10 People Wrongfully Deemed Crazy
The United States are notorious for committing innocent people into insane asylums. How would you react if you’d wake up in a straitjacket, in a room with soft walls? We’ve compiled a list of 10 people wrongfully deemed crazy that will give you goosebumps. They were committed before they could even speak up and prove their innocence and many of them spent a big chunk of their lives behind the bars of psychiatric wards.
10. Banking conspiracies
Gustl Mollath, a German restorer of vintage cars discovered a huge conspiracy at his wife’s workplace, HypoVereinsbank. He filed a complaint against the bank and its workers (including his wife), but the media didn’t believe him. What is more, the prosecutors used his wife’s allegations about his violent behavior to make him look crazy and commit him to a mental hospital. It wasn’t until a few years later when the truth was finally unearthed, HypoVereinsbank was found to be guilty of money laundering and Mollath was finally released.
9. Corrupt cops
Adrian Schoolcraft, a cop for New York Police Department decided to expose his corrupt colleagues in 2008 by taping their conversations. His superiors did not listen to his concerns, but instead put Schoolcraft under forced monitoring, confiscating his evidence and finally committed him to a psychiatric hospital by stating he was crazy. He was kept there against his will for 6 days and continued his fight against corruption on his release.
8. Soviet schemes
The USSR is notorious for getting rid of its critics by diagnosing them with a mental illness such as schizophrenia. Valery Tarsis suffered this consequence after smuggling a book that was criticizing the USSR out of the country to get it published. He spent 8 months in a psychiatric ward and used his free time to write an autobiographical book on USSR’s dodgy methods of getting rid of its critics by locking them away and quieting them for life.
7. Terrible side effects
John Montin couldn’t possibly fathom what side effects his back pain medication would have on him. Apparently the drugs gave him a temporary psychosis during which he conducted a shoot out with policemen in Nebraska after he tried to take ownership of a random house, claiming it belonged to his family. Based on this, he was considered insane and put away for 20 years before he was reevaluated and found to be sane. He sued the hospital for 33 million dollars and is still waiting for the case to be settled.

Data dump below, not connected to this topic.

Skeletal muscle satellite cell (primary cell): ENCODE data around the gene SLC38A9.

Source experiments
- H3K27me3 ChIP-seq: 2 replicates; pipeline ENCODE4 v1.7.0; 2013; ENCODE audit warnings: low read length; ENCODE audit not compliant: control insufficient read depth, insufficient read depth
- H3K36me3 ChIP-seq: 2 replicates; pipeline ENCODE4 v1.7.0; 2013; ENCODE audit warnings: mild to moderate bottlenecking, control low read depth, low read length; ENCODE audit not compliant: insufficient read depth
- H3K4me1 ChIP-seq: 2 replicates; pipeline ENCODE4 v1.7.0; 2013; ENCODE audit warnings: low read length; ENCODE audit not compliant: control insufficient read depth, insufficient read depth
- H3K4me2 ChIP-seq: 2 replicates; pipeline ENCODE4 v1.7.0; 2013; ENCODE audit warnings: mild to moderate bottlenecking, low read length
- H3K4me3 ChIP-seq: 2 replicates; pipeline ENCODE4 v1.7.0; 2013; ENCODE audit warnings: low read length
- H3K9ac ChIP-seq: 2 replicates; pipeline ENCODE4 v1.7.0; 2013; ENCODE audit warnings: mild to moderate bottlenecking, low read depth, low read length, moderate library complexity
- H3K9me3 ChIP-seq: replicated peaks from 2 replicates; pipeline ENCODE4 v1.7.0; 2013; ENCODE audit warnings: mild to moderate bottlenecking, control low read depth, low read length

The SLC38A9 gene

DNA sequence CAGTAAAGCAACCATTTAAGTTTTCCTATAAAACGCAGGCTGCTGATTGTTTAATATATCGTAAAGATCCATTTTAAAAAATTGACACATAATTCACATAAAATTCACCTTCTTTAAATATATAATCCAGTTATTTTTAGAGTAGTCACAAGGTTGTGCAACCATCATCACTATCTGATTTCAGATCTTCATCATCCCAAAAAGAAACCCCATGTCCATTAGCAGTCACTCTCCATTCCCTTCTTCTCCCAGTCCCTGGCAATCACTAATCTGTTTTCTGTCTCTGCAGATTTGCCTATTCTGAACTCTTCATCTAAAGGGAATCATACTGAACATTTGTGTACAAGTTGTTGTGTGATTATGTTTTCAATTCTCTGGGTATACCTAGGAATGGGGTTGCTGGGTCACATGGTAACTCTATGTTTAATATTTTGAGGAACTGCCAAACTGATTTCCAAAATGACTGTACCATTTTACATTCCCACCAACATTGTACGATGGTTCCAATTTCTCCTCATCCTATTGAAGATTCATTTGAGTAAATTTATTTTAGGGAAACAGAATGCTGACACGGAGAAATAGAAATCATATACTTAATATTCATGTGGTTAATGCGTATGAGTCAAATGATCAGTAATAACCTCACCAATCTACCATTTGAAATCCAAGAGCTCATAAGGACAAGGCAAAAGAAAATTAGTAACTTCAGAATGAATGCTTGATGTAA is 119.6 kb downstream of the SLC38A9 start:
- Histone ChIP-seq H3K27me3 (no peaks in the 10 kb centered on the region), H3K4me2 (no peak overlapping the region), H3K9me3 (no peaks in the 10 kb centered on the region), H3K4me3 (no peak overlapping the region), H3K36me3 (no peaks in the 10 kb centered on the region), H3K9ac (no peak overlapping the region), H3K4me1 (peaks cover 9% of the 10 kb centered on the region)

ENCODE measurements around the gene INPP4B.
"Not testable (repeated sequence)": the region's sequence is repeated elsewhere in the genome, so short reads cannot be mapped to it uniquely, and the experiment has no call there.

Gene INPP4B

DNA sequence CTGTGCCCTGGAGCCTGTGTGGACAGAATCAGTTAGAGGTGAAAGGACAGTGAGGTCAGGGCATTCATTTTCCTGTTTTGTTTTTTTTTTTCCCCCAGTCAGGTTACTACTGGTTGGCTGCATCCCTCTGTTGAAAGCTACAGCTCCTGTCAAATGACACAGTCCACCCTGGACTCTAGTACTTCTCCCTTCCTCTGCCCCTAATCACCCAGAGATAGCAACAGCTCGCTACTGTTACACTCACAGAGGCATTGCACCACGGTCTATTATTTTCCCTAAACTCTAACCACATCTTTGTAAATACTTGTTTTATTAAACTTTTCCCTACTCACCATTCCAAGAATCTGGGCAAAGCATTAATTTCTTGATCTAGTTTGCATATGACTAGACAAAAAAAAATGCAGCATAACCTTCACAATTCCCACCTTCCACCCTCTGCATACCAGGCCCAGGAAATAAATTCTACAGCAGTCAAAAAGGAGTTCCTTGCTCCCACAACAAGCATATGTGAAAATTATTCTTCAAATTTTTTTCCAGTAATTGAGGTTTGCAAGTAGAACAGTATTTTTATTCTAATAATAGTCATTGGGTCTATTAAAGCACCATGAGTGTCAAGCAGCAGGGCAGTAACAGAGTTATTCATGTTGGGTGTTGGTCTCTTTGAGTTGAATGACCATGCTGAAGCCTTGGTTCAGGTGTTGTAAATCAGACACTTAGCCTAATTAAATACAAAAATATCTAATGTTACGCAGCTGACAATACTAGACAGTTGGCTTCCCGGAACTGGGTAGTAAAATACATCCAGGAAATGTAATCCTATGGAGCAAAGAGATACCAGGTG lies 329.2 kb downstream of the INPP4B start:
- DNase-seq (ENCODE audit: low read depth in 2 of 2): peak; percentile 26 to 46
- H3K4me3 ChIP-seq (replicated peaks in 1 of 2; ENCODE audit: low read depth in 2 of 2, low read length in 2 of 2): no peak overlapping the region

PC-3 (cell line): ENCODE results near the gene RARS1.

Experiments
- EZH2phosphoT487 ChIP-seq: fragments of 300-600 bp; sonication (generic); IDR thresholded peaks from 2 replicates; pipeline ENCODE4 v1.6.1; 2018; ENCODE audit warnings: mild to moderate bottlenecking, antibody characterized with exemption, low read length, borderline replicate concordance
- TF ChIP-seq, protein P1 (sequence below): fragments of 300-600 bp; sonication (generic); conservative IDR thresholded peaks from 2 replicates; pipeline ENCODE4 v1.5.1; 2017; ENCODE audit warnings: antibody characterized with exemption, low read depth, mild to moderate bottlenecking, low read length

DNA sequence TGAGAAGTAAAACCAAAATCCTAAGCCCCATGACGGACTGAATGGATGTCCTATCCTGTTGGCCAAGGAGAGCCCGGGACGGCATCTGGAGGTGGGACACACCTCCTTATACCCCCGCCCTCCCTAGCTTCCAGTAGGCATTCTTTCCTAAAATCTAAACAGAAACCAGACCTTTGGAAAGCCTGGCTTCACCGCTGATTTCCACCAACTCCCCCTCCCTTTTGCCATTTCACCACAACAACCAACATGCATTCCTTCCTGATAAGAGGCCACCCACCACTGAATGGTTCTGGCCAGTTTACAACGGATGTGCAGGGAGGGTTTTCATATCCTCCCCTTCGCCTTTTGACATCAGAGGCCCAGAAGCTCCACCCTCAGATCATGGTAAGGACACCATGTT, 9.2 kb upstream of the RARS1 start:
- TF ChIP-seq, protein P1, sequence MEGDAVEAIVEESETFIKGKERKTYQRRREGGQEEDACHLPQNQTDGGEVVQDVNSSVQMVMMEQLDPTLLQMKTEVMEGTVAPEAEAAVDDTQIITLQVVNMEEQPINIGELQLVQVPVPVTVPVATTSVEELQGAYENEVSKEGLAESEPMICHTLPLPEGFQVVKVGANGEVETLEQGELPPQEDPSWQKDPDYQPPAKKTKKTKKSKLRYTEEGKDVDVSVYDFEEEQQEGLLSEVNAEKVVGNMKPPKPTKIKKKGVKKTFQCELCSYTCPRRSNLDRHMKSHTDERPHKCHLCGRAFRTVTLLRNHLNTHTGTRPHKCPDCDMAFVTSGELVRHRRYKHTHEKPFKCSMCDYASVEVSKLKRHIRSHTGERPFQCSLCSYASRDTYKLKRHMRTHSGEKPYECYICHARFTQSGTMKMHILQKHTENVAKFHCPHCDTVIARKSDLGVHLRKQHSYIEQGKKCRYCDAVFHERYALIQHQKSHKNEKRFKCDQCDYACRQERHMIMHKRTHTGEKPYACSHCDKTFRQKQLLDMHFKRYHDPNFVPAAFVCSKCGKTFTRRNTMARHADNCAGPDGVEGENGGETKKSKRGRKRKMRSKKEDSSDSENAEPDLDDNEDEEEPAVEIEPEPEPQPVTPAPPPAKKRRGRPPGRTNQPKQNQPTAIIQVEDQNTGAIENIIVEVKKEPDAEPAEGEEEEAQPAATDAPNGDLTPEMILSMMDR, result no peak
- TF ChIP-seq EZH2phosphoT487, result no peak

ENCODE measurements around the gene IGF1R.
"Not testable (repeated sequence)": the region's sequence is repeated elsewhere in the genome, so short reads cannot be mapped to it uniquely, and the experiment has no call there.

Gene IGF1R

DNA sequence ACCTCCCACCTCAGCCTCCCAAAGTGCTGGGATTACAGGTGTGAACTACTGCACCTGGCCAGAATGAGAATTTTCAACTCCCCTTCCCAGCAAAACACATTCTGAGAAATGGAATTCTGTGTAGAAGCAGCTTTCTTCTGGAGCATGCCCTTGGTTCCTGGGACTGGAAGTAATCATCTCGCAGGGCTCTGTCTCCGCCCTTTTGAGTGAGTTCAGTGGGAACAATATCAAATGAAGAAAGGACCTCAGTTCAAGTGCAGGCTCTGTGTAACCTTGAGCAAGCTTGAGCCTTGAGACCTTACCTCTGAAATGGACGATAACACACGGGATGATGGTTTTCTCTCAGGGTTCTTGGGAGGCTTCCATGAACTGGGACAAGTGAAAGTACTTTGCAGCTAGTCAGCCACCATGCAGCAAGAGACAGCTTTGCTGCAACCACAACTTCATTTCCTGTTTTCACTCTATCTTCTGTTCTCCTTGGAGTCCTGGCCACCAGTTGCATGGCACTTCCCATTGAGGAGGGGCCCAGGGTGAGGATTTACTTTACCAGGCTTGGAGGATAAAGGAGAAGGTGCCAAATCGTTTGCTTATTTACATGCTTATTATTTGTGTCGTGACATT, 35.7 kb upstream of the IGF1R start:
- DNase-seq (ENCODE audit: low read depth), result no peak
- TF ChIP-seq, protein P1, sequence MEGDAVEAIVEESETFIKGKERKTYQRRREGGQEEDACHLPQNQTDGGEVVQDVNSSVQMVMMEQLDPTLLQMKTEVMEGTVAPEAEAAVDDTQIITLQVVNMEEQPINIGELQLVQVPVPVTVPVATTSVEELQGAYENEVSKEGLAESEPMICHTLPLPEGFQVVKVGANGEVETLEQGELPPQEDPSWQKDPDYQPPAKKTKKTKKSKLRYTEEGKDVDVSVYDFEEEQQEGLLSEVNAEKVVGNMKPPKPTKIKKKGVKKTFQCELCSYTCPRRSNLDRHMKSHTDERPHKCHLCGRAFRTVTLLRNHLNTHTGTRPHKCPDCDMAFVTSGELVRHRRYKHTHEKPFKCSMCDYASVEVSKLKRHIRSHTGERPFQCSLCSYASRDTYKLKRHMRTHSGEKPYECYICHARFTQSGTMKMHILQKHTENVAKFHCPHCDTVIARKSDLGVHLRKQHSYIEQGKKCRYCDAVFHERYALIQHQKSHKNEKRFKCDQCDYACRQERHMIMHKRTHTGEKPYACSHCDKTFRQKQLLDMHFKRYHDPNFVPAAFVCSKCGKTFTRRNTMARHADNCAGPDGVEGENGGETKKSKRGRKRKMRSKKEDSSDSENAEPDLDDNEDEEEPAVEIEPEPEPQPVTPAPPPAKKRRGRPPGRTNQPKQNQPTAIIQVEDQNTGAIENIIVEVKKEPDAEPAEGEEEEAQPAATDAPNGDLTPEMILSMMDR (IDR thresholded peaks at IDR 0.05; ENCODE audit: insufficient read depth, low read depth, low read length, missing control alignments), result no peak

Clennon Washington King Jr was an African American history professor at Alcorn State University and was an avid anti-segregation activist. After trying to enroll one of his children in an all white school and after failing to enroll himself into the University of Mississippi, he was committed to a psychiatric ward where he stayed for 12 days. This did not curve his appetite for justice, but instead led him to run for presidency in 1960, becoming the first black presidential candidate in the history of the United States.
5. Hidden cameras
A young Nigerian female emigrant was studying at Brooklyn College when she started to suspect her landlady was filming her and posting the images on the internet. She expressed her suspicions to the college’s psychiatrist who did not believe her, although she had discovered a hidden camera in her bedroom. As a consequence, she was committed in a mental hospital for 2 weeks and wasn’t allowed to sit her exams. She won a lawsuit against the hospital and received 110,000$.
4. Chinese schemes
The Republic of China took a similar approach to its critics as USSR. Xu Lindong tried to help out a neighbor to get ownership of some land. Lindong’s insistent actions attracted the government’s dissatisfaction, he was considered insane and was locked away. He spent 6 and a half years in a psychiatric ward and was released thank to his journalist brother who exposed the government’s sick plot.
3. Homosexuality as a mental illness
Back in the 20th century you could have been committed if you were lazy, if you had imaginary troubles or if you were gay. The latter happened in 1991 when, after coming out as gay, Lyn Duff, aged 14, suffered the consequences of a flawed American system which put her in a teen psychiatric ward. In an attempt to “cure her into straightness”, she had talks with Mormon missionaries and conversation therapy. Duff spent over 4 months in the hospital, before escaping. Her mother lost her parental rights on Lyn and the girl was adopted by a lesbian couple.
2. No atheists for Nigeria
Mubarak Bala, a Nigerian atheist, was deemed crazy after he stated he is renouncing the Muslim religion. His family believed him to be insane and they managed to convince a doctor to commit him to a mental hospital. After being held in the psychiatric institution for 18 days against his will, he was helped by a humanist charity to regain his freedom. After his release he started receiving death threats and was forced to go into hiding.
1. 19th century hygiene
You’d think it’s only reasonable for doctors to wash their hands before handling patients, but 19th century medical staff begged to differ. Doctor Ignaz Semmelweis was the first to hint at the necessary hygienic gesture of washing one’s hands and received a great many funny looks. As a consequence, he was committed in an asylum where he died after being the victim of the abusive staff.